When Marty Walsh announced that he wanted to rebuild the Long Island Bridge so addiction recovery services could return to the island, people in Quincy reacted like he had thrown a stink bomb.
The mayor of Quincy, Tom Koch, spoke for virtually every pol in Quincy when he said rebuilding the bridge was a bad idea. Koch contends that a new bridge will terribly inconvenience the good people of the Squantum section of Quincy, presumably because buses and vans carrying “drug addicts” will use the streets on their way to and from the island.
The operative words here, of course, are drug addicts. The opposition isn’t really about traffic. It’s about people addicted to opioids. Before the bridge closed, many of them were picked up or dropped off at some of the Quincy MBTA stations by the various recovery programs on the island. No one wants them. They are not a constituency. And so politicians fiddle while those struggling with addiction burn, an average of six of them dying of opioid overdoses in Massachusetts every day.
Marty Walsh took a lot of heat when he closed the decrepit bridge in 2014 after engineers told him it was on the verge of collapsing. The evacuation of the island was a chaotic debacle. More than 300 people who were in various recovery programs on the island were scattered like so many ashes. Some of them went back to the streets and died.
Walsh, a recovering alcoholic who gets this stuff intuitively, should be lauded for trying to rebuild the bridge and treat those with addictions. And other mayors such as Koch should be thanking the city of Boston for treating people from their communities. The last time I checked, many of the people who congregate at the Dantean intersection of Massachusetts Avenue and Melnea Cass Boulevard are not from Boston.
The state has about 900 detox beds, but the real problem is the lack of step-down beds for long-term treatment, up to three months, which offers the only realistic chance to get clean. There’s only about 400 of those in the state, and Walsh’s plan to create a recovery campus on Long Island has the potential to double that number.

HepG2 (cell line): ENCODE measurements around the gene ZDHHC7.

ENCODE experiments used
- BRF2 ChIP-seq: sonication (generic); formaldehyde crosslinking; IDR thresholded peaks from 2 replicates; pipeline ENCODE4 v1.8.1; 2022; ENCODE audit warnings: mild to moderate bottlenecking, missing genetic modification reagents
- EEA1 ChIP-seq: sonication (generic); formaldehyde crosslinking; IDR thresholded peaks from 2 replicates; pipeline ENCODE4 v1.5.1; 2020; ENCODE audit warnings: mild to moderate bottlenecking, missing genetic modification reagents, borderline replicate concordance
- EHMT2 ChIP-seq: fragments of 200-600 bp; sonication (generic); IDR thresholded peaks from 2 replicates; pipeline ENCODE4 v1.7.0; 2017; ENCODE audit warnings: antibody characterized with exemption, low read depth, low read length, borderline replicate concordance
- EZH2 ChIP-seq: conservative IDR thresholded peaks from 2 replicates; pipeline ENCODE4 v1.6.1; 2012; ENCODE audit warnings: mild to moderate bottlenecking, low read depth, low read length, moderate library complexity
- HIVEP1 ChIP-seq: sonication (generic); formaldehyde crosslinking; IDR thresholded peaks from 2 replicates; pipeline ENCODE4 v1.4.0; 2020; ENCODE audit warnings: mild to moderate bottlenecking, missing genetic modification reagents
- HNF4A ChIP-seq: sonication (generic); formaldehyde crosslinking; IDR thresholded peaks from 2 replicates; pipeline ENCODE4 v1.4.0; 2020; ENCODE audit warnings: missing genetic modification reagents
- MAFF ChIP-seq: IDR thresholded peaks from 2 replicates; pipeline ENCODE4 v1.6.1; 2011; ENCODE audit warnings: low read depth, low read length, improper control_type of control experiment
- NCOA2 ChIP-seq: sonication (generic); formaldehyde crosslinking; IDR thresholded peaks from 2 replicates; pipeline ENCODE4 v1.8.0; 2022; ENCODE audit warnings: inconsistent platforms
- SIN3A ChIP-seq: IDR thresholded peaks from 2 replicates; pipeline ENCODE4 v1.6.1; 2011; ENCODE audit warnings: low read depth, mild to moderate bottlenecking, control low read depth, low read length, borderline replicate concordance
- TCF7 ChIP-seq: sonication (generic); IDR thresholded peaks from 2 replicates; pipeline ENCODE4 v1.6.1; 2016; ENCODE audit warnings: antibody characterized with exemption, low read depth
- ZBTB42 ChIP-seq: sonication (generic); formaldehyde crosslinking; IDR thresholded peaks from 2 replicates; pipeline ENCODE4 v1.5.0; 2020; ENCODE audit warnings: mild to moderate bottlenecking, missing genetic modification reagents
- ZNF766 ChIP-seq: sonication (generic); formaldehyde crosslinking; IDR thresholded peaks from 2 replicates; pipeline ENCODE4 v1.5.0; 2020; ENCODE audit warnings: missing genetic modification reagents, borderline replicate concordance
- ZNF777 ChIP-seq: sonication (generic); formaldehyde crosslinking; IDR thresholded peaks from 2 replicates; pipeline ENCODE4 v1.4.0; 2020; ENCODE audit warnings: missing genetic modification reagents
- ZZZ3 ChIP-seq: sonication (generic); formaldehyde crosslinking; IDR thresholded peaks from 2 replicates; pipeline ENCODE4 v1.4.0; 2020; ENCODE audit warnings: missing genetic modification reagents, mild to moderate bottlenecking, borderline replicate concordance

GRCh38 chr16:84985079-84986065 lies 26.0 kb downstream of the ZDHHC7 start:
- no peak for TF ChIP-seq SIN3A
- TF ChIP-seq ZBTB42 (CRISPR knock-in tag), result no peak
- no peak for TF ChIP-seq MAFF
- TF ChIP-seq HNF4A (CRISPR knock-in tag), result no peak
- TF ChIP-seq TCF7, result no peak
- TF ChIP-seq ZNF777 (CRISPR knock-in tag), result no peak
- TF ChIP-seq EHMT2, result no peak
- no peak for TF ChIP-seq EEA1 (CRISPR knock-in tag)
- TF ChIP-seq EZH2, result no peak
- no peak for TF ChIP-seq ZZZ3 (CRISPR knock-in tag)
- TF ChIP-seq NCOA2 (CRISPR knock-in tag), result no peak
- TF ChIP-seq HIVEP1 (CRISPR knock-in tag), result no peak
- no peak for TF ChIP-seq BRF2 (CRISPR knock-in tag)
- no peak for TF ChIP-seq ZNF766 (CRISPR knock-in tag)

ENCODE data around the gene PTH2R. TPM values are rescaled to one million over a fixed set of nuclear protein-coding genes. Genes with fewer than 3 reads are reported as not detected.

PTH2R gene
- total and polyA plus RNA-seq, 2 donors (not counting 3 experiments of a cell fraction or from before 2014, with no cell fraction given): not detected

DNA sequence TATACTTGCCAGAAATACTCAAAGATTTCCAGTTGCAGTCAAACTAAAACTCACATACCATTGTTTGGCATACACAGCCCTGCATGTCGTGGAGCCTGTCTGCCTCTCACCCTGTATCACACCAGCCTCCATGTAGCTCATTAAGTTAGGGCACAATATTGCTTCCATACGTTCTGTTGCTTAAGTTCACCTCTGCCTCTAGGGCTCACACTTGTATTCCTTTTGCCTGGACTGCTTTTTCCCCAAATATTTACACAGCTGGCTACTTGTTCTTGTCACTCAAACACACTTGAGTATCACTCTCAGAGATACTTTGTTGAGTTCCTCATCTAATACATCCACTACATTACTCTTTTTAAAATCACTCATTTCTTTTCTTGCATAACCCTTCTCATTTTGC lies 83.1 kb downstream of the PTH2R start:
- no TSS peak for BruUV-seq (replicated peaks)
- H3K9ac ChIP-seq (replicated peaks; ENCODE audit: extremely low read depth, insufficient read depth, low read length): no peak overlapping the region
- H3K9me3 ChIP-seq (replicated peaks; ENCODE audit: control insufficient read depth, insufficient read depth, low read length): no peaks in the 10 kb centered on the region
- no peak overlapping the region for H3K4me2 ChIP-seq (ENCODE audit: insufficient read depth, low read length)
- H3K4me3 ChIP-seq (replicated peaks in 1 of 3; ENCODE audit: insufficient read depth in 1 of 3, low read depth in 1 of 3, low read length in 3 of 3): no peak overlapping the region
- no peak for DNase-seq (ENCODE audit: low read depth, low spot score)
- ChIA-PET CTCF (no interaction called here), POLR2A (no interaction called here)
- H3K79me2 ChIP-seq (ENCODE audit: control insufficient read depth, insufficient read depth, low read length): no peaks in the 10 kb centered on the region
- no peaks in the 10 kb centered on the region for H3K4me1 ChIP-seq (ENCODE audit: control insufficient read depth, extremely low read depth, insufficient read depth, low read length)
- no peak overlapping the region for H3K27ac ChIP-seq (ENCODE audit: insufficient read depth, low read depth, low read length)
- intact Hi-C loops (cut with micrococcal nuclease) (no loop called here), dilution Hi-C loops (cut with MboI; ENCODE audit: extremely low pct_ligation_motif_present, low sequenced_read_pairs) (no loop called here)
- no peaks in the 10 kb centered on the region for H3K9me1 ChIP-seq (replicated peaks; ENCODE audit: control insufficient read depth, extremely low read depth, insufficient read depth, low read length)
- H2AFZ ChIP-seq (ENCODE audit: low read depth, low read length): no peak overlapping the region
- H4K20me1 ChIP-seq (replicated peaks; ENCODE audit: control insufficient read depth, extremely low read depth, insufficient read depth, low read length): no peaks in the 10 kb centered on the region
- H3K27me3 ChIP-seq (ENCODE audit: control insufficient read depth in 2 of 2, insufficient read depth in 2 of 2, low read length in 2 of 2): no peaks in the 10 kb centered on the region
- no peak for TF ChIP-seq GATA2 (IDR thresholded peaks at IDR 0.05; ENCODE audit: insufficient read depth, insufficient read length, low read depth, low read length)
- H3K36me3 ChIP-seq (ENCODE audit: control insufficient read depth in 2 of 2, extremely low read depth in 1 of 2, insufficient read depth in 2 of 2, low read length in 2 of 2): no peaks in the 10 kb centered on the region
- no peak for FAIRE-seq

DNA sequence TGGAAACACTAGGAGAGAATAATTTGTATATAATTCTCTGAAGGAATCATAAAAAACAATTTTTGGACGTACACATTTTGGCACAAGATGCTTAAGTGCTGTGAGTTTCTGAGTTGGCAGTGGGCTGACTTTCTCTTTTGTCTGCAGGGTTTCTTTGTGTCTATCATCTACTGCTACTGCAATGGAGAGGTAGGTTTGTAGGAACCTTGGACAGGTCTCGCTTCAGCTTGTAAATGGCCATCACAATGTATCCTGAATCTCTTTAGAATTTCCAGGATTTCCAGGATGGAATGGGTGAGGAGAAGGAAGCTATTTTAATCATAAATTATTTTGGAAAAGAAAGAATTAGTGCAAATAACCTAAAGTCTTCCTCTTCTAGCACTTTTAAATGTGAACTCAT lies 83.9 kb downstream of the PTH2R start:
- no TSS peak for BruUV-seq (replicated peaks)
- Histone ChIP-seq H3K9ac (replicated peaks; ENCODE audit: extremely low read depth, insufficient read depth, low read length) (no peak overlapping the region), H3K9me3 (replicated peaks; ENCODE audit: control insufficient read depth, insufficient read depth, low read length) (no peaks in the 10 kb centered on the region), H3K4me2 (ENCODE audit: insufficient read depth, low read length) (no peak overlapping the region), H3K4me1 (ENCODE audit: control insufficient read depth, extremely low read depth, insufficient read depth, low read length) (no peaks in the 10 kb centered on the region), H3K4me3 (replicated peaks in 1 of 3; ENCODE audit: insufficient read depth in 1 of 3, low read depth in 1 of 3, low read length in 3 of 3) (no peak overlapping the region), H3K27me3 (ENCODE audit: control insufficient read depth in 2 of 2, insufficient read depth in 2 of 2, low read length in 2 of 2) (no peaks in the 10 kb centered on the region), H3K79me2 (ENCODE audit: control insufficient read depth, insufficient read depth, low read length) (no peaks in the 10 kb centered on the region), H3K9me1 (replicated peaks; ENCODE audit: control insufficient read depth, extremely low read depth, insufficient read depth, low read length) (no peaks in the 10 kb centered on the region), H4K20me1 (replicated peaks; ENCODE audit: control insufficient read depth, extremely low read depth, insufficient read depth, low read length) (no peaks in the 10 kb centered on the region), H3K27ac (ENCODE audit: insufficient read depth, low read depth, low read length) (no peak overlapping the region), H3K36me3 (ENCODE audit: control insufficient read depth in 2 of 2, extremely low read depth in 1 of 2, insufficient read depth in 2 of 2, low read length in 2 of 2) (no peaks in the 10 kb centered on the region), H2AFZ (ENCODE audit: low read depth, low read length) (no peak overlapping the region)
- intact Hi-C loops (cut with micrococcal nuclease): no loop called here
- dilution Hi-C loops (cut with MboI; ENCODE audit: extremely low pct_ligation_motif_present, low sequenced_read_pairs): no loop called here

Those like Koch who propose a ferry service to transport those seeking services to Long Island are flogging an unrealistic alternative. Not only would it be dangerous to transport some of the patient population by ferry, but insurance companies typically won’t reimburse for care if there is no emergency responder access, and that’s by land, not by sea.
Merredith Cunniff, my cousin’s daughter and one of the nurses who heroically evacuated 60 people from Andrew House when the bridge was summarily closed, is heartsick about Quincy’s opposition to rebuilding the bridge. She lives in Quincy, is a recovering addict who left a better paying job to work with others fighting addiction, and says that all of the politicians who oppose rebuilding the bridge had helped her. She praised Koch for helping open Phoenix House, a treatment facility in Quincy where she once worked. She treated many Quincy residents on Long Island. A couple of years ago, her 17-year-old son was seriously injured when his car was rear-ended by a Quincy man under the influence of opioids.
Last week, when she heard Marty Walsh’s speech, Cunniff cried.
“I think that rebuilding the bridge is a chance at redemption for the politicians,” she said. “I was treated and got healthy and became a productive member of society. Everyone deserves the chance I got.”
Merri Cunniff put a petition on change.org. By Monday, more than 7,200 people had signed it, saying they want the bridge rebuilt. Scanning the comments for why these people want the bridge rebuilt was both inspiring and heartbreaking. Some of them got clean on Long Island and are still sober. Many others lost loved ones to opioids.
A woman from Sharon said she signed the petition because “My cousin was one of the patients that needed to leave. We lost him 11 days later.”Kevin Cullen is a Globe columnist. He can be reached at email@example.com.